Another practical concern that foreign patent holders looking to enter the European market may want to consider is the relative youth of the court that will be ruling on infringement and validity for Unitary Patents. Courts in countries like France and Germany are well versed in patent legal issues, but the experienced judges sitting at the UPC will be applying new rules that have only been developed recently. This introduces a level of uncertainty that some companies should be aware of when planning to obtain patents in Europe.
With these considerations in mind, there are certain types of patent owners who will likely benefit more from Unitary Patents. Small- and medium-sized enterprises (SMEs) may find that Unitary Patents work best for their IP portfolio building strategies. Many SMEs obtain patent rights in order to attract backing from venture capital and while they expect those rights to have legal force, often they’re not being actively litigated and thus at greater risk of facing validity challenges. These entities are often working with limited budgetary resources as well. Money spent on local attorneys for validating EP rights in individual countries is money that cannot be spent on scaling up business activities and hiring more employees.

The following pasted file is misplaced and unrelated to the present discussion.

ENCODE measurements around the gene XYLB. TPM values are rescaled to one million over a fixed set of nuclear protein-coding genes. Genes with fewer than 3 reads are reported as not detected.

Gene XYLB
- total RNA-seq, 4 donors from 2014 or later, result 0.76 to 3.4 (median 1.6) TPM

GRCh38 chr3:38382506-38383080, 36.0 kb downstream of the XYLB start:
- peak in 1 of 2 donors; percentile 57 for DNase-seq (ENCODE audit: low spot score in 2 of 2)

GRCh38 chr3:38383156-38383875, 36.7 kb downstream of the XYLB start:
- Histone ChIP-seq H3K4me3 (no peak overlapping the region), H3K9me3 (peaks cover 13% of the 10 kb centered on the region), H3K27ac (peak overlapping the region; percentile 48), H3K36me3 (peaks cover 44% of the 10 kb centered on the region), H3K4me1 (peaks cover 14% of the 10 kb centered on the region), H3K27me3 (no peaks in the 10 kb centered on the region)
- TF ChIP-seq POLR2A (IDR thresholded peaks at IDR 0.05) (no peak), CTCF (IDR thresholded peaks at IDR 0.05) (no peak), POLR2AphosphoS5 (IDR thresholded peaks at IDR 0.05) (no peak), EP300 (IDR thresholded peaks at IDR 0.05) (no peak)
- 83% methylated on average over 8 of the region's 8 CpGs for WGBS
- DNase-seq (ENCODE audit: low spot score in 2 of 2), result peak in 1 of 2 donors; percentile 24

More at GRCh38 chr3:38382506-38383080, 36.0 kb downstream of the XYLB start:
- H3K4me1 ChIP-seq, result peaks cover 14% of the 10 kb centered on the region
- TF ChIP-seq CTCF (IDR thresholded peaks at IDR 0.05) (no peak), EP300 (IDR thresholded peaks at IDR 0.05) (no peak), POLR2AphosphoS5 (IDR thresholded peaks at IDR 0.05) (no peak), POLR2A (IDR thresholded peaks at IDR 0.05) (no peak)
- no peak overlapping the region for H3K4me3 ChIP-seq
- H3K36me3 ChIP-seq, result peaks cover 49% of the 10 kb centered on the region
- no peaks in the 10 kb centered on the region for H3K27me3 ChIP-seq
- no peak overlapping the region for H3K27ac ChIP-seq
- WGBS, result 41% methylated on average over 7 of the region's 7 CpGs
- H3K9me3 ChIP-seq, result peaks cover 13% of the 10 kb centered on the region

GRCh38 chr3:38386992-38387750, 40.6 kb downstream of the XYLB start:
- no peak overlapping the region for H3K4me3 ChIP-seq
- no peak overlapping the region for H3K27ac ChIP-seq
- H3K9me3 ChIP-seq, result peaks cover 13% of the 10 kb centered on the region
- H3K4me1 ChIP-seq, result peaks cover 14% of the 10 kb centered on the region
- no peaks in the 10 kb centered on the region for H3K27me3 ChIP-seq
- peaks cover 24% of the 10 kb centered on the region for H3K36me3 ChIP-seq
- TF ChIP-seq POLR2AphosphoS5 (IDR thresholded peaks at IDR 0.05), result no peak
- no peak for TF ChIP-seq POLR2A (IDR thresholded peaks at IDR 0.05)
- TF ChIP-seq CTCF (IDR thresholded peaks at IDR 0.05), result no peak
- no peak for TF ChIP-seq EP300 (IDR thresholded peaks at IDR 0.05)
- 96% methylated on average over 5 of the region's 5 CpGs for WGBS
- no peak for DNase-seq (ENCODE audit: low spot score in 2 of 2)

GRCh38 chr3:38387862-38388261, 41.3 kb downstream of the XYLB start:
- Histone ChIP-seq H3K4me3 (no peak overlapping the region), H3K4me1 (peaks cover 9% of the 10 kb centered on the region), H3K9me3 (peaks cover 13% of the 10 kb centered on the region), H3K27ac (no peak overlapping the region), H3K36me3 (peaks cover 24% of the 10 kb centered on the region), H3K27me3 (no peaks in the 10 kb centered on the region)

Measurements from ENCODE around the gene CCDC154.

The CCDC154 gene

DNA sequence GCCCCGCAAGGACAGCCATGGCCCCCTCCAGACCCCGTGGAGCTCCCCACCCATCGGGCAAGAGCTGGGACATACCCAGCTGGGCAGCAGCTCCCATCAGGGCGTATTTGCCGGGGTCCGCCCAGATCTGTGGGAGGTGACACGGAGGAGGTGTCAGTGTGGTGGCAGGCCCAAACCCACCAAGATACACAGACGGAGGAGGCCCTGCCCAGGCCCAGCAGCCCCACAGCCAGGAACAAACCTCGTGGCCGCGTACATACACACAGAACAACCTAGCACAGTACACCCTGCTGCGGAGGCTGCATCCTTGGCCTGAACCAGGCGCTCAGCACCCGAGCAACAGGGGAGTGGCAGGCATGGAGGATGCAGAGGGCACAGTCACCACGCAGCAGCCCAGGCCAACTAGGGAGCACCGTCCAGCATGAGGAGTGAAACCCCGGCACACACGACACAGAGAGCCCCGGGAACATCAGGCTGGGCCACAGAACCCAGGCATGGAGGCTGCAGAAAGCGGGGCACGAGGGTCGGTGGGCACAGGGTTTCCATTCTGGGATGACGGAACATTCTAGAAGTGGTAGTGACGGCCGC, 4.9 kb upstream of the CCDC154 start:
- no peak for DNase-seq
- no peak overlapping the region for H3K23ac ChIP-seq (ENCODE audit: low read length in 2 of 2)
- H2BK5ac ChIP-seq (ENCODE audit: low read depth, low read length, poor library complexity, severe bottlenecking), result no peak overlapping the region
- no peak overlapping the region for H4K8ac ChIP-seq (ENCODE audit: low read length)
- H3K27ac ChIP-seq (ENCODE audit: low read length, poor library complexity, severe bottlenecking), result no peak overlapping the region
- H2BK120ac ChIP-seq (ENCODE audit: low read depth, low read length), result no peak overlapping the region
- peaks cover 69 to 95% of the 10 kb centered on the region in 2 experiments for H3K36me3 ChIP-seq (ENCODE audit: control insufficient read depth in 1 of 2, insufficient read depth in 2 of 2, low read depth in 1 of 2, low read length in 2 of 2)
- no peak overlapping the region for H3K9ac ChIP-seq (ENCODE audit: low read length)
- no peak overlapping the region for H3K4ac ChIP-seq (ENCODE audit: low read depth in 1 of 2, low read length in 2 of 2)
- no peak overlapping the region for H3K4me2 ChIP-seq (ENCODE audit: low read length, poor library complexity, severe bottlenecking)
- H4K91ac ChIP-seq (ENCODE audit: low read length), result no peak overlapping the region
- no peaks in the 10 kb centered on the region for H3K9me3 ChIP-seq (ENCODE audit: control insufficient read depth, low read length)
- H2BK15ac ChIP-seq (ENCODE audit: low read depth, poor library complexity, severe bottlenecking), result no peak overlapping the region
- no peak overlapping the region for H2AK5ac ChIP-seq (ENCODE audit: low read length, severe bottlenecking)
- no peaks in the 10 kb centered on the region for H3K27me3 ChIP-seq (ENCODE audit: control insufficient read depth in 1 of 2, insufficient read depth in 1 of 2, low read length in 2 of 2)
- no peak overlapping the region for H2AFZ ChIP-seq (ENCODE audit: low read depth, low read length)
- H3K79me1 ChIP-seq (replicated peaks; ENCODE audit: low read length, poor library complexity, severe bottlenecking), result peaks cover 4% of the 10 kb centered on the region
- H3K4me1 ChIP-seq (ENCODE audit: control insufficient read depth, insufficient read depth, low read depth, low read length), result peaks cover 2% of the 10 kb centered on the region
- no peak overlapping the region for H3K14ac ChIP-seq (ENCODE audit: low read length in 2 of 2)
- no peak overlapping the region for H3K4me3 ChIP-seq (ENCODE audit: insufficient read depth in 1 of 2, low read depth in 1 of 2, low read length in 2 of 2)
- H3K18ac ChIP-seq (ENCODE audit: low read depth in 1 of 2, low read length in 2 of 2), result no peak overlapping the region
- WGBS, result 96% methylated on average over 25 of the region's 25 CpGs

Conversely, large multinational corporations may find it easier to cover the added costs of validating classic European patents country by country. As an IP strategy, it may be more beneficial for these larger corporations to make it more difficult for others to earn significant market share. This is especially true for the pharmaceutical industry and other companies selling products generating billions in sales that are only protected by a low number of patents. With classic European patents, larger conglomerates can bring legal action against infringing companies without creating the risk that patent rights might be extinguished across the member states to the EPC.
At SHIP Global IP throughout our clientele, we observe a trend of skepticism over the Unitary Patent system manifested in requests to opt out of the exclusive jurisdiction of the UPC over classic European patents. We offer single and bulk opt-out services for patent owners preferring the classic jurisdictional route. Note that the three-months sunrise period during which opt-out requests shall be filed commences with Germany depositing its ratification instrument for the Agreement on a Unified Patent Court (UPCA), expected for end of 2022 or shortly after.